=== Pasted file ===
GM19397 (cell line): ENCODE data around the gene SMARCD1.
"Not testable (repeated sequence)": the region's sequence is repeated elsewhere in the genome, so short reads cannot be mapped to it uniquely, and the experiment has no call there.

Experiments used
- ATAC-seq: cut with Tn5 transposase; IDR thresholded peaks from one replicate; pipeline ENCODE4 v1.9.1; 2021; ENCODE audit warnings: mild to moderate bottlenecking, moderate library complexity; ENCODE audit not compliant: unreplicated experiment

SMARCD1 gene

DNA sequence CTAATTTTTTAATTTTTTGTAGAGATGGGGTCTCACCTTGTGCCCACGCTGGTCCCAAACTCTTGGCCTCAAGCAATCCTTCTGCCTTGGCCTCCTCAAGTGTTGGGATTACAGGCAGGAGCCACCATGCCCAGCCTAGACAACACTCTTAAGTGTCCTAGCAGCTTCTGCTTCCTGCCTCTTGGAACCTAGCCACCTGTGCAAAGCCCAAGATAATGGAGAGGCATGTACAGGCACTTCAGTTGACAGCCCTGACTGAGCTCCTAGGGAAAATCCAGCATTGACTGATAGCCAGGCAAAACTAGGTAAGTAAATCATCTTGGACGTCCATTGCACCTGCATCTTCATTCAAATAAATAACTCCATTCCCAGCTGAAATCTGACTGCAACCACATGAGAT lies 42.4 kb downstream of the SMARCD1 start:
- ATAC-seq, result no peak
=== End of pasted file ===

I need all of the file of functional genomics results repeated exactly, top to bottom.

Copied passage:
GM19397 (cell line): ENCODE data around the gene SMARCD1.
"Not testable (repeated sequence)": the region's sequence is repeated elsewhere in the genome, so short reads cannot be mapped to it uniquely, and the experiment has no call there.

Experiments used
- ATAC-seq: cut with Tn5 transposase; IDR thresholded peaks from one replicate; pipeline ENCODE4 v1.9.1; 2021; ENCODE audit warnings: mild to moderate bottlenecking, moderate library complexity; ENCODE audit not compliant: unreplicated experiment

SMARCD1 gene

DNA sequence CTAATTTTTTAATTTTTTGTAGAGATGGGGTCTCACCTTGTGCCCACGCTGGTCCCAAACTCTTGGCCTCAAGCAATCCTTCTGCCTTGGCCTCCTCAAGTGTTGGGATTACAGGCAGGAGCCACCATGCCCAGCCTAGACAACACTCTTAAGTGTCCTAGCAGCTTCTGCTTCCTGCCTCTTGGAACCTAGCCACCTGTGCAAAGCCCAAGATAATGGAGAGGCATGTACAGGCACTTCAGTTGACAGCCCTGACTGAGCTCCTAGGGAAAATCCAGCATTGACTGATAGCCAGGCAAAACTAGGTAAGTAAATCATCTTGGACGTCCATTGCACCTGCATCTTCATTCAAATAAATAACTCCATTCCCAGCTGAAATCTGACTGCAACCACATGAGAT lies 42.4 kb downstream of the SMARCD1 start:
- ATAC-seq, result no peak